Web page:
Straight Time Cost:
$15.00 x 1.35 x 1.15 = $23.29
$15.00 x 1.5 x 1.1 (this number includes taxes and 401(k) only) = $24.75
Overtime may become the most affordable tool for companies as they try to keep costs in check. The fixed-cost benefits currently paid during an employee's first 40 hours include things like vacations, holidays and medical insurance. If additional hours are worked, these costs have already been absorbed in the first 40 hours and are not included in overtime hours. Even with the time-and-a-half penalty, overtime may look more attractive as the benefits paid during your straight-time hours continue to rise. With many companies paying fixed employee benefits at levels well over 50% of the cost of the employee base wage, overtime may already be the same cost as straight time or less expensive. Typically, the benefits paid on overtime are only taxes like FICA and potentially some amount of 401(k) matching. Those numbers typically add up to approximately 10%. This means that when employee benefits are near 60%, overtime may end up being cheaper than straight time.
See the chart above to understand where the adverse cost of overtime becomes negative when using the above numbers. We are just examining a rise in the burden costs and assuming all other numbers stay the same.
PricewaterhouseCoopers reported that the rise in health care costs should be approximately 7.5% in 2013. This rise will continue in 2014. Large manufacturing companies already incur high burden levels today. It is clear that in the next five years all major manufacturers will have a negative adverse cost of overtime: Overtime will actually be cheaper than straight time. A different way to look at this trend is shown in the table on page 23.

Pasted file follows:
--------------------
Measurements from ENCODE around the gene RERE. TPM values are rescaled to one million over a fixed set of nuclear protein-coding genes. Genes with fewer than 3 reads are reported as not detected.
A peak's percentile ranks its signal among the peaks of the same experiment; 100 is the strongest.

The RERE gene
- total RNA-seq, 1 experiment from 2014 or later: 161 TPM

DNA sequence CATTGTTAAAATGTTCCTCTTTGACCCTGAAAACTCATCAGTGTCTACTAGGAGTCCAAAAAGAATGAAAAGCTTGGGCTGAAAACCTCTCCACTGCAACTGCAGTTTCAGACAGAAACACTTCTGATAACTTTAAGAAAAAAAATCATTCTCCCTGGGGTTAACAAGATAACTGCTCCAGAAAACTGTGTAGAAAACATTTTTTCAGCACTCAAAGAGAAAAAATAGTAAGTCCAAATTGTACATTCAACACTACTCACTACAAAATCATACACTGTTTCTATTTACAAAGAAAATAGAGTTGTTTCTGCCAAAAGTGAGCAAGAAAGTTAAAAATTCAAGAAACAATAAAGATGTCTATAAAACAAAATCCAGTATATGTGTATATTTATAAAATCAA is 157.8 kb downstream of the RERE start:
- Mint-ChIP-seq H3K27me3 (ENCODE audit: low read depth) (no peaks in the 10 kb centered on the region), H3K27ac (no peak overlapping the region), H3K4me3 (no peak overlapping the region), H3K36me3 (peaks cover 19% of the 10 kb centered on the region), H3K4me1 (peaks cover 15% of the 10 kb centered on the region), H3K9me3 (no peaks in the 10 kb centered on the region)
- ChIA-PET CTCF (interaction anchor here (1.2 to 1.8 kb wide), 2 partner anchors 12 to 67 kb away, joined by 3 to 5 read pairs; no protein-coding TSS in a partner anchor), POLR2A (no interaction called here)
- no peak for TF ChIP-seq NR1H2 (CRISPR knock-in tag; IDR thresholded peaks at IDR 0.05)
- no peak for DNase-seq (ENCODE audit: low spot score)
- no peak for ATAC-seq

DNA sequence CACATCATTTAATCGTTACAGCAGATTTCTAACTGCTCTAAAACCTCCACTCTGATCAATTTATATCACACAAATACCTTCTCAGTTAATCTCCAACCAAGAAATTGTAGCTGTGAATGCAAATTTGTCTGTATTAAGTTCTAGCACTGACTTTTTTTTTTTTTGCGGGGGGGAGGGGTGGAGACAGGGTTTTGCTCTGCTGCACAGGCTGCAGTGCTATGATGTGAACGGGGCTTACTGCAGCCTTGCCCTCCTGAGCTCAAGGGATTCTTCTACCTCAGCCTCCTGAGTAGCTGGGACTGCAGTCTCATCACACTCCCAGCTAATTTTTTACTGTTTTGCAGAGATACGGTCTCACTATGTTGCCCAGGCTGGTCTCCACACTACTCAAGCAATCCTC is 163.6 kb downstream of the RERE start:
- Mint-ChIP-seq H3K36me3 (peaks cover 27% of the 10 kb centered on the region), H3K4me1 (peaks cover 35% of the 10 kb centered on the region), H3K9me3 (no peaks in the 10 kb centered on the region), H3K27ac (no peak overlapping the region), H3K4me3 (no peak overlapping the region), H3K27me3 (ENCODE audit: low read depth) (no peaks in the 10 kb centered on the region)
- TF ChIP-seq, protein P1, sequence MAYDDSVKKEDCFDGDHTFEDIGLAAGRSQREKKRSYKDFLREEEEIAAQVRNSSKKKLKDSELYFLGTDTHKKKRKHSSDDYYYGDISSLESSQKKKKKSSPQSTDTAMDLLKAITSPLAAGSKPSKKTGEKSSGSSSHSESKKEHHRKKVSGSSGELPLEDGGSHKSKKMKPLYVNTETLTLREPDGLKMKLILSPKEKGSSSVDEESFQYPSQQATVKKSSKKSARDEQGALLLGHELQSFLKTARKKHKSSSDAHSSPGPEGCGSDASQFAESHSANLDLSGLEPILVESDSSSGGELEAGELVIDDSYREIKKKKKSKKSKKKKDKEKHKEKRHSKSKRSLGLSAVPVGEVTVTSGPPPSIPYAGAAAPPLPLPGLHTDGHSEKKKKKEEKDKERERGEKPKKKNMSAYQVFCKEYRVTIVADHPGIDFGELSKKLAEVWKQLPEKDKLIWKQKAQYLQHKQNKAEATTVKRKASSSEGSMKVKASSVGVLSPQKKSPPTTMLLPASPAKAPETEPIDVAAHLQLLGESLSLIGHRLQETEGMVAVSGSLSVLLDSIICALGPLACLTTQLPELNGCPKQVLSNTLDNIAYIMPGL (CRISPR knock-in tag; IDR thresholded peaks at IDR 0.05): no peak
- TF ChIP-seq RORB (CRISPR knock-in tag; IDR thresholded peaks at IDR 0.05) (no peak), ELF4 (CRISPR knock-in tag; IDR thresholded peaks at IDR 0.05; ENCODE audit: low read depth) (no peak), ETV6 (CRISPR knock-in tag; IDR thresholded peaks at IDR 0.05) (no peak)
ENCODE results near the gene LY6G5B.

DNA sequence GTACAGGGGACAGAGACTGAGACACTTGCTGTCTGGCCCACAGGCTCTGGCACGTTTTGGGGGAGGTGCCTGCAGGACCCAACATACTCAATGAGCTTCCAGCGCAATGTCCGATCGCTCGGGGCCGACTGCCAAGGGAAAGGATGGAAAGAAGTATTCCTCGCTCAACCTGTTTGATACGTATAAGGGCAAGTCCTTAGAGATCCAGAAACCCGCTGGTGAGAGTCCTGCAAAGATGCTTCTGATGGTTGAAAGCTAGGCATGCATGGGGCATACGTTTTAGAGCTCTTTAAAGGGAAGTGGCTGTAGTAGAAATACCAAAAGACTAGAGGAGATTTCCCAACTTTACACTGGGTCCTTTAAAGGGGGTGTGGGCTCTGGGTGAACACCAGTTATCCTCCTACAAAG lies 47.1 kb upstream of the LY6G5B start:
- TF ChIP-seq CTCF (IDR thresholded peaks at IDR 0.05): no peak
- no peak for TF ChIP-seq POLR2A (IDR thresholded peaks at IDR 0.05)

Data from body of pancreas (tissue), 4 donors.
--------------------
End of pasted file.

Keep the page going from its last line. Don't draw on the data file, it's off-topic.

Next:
The Death of the 40-Hour Workweek
Why would management teams only work employees 40 hours? With the high cost of benefits, not to mention the investment made in individual skilling, management teams will be tasked with working employees longer hours each week to get the most for their investment. Just looking at this problem from a financial perspective would cause many to reach the conclusion that high levels of overtime would create significant labor savings.
If manufacturing employees work 20% more hours (that is eight hours more if an employee is currently working 40 hours on average), they are essentially accomplishing work that another employee could have done on straight time. This 20% increase could translate into a 20% decrease in jobs in the sector. This will drive higher unemployment, as fewer people will be doing more work.
What About All That Overtime?
The realities of the True Labor Cost calculation often cause the knee-jerk reaction that employees should work all the overtime they want. This is absolutely not the case. Not only must employee preferences be considered, but first and foremost health and safety must be protected.
Various studies have shown that, on average, 52 to 53 hours over an extended period of time (six weeks or longer) will drive down the health of the employee, shop-floor safety statistics and productivity. For all of these reasons, we do not like to see employees working more than 48 hours on a regular basis. (Some exceptions apply based on type of work, etc.) It is never acceptable to work employees past a healthy and safe level.